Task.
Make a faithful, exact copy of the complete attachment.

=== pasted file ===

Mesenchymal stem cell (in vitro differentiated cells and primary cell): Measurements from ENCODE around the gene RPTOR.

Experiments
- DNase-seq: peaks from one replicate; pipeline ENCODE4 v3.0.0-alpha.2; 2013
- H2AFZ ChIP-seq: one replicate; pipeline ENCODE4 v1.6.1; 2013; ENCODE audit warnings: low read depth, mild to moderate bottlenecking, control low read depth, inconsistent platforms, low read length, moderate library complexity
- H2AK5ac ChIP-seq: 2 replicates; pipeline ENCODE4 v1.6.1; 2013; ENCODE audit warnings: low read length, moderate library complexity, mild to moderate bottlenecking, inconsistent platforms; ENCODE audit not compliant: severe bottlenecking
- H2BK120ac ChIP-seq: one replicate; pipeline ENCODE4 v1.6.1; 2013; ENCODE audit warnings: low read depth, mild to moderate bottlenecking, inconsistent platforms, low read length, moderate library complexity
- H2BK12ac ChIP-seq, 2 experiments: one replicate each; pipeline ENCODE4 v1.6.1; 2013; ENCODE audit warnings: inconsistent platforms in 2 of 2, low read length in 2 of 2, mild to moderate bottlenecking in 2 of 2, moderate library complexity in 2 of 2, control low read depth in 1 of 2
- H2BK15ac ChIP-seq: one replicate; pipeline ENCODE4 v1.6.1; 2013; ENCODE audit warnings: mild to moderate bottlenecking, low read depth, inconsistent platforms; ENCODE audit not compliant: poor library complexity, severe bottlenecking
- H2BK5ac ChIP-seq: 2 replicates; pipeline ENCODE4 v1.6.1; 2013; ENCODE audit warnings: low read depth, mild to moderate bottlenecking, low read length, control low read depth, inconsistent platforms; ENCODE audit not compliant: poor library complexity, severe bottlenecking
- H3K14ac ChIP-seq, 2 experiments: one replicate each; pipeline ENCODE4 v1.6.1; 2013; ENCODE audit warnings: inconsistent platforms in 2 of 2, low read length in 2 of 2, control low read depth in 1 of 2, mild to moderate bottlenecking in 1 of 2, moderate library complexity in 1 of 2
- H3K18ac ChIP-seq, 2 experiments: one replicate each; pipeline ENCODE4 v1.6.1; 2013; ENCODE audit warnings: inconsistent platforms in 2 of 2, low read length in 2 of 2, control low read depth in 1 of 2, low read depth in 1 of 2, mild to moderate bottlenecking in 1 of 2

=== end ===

Mesenchymal stem cell (in vitro differentiated cells and primary cell): Measurements from ENCODE around the gene RPTOR.

Experiments
- DNase-seq: peaks from one replicate; pipeline ENCODE4 v3.0.0-alpha.2; 2013
- H2AFZ ChIP-seq: one replicate; pipeline ENCODE4 v1.6.1; 2013; ENCODE audit warnings: low read depth, mild to moderate bottlenecking, control low read depth, inconsistent platforms, low read length, moderate library complexity
- H2AK5ac ChIP-seq: 2 replicates; pipeline ENCODE4 v1.6.1; 2013; ENCODE audit warnings: low read length, moderate library complexity, mild to moderate bottlenecking, inconsistent platforms; ENCODE audit not compliant: severe bottlenecking
- H2BK120ac ChIP-seq: one replicate; pipeline ENCODE4 v1.6.1; 2013; ENCODE audit warnings: low read depth, mild to moderate bottlenecking, inconsistent platforms, low read length, moderate library complexity
- H2BK12ac ChIP-seq, 2 experiments: one replicate each; pipeline ENCODE4 v1.6.1; 2013; ENCODE audit warnings: inconsistent platforms in 2 of 2, low read length in 2 of 2, mild to moderate bottlenecking in 2 of 2, moderate library complexity in 2 of 2, control low read depth in 1 of 2
- H2BK15ac ChIP-seq: one replicate; pipeline ENCODE4 v1.6.1; 2013; ENCODE audit warnings: mild to moderate bottlenecking, low read depth, inconsistent platforms; ENCODE audit not compliant: poor library complexity, severe bottlenecking
- H2BK5ac ChIP-seq: 2 replicates; pipeline ENCODE4 v1.6.1; 2013; ENCODE audit warnings: low read depth, mild to moderate bottlenecking, low read length, control low read depth, inconsistent platforms; ENCODE audit not compliant: poor library complexity, severe bottlenecking
- H3K14ac ChIP-seq, 2 experiments: one replicate each; pipeline ENCODE4 v1.6.1; 2013; ENCODE audit warnings: inconsistent platforms in 2 of 2, low read length in 2 of 2, control low read depth in 1 of 2, mild to moderate bottlenecking in 1 of 2, moderate library complexity in 1 of 2
- H3K18ac ChIP-seq, 2 experiments: one replicate each; pipeline ENCODE4 v1.6.1; 2013; ENCODE audit warnings: inconsistent platforms in 2 of 2, low read length in 2 of 2, control low read depth in 1 of 2, low read depth in 1 of 2, mild to moderate bottlenecking in 1 of 2